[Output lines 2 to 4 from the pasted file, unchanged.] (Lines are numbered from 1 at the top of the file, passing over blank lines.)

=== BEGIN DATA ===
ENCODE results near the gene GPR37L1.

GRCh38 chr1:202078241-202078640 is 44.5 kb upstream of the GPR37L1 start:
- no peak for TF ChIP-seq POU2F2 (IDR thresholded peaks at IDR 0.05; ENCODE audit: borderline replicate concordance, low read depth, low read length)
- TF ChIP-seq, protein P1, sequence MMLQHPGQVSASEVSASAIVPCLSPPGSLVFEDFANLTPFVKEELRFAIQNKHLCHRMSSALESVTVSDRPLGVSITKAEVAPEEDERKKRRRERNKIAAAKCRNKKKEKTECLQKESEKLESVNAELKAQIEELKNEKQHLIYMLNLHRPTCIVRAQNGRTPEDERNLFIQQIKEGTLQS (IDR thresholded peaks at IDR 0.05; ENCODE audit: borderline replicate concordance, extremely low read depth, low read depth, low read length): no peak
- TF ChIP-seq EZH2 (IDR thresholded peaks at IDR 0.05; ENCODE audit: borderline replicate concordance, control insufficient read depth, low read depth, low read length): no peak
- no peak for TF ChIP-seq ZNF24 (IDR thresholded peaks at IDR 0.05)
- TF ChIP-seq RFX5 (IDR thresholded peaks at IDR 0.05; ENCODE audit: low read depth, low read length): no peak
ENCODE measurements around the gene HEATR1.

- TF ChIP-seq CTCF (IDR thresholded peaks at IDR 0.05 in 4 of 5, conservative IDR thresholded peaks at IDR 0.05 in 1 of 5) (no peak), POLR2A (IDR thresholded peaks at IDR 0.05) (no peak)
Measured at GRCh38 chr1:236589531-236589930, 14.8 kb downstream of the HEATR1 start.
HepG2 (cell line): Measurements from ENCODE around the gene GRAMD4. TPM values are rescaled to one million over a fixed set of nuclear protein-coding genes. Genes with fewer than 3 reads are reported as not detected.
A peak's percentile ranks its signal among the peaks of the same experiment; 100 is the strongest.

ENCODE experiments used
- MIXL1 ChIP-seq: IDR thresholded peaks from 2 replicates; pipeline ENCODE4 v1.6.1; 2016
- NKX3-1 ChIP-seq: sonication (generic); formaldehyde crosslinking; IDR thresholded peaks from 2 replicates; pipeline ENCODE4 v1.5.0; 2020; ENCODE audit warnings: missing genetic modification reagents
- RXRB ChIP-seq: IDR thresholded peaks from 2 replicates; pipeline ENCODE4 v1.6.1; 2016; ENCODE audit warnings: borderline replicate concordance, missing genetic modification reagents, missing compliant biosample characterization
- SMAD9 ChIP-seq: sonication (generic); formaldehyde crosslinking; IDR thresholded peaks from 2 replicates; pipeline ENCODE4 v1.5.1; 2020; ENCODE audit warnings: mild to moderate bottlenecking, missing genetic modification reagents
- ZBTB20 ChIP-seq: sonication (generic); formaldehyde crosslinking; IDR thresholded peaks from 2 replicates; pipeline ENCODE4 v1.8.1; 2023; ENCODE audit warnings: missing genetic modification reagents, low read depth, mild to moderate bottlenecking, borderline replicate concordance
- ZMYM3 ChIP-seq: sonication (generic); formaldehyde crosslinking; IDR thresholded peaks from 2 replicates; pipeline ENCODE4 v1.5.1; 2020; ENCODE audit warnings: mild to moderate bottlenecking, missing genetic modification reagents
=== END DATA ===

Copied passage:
GRCh38 chr1:202078241-202078640 is 44.5 kb upstream of the GPR37L1 start:
- no peak for TF ChIP-seq POU2F2 (IDR thresholded peaks at IDR 0.05; ENCODE audit: borderline replicate concordance, low read depth, low read length)
- TF ChIP-seq, protein P1, sequence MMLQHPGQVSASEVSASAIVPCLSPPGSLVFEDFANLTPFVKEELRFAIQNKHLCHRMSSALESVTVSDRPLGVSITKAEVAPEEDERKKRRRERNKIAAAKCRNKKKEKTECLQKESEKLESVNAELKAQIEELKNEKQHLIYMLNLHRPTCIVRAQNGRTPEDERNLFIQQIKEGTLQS (IDR thresholded peaks at IDR 0.05; ENCODE audit: borderline replicate concordance, extremely low read depth, low read depth, low read length): no peak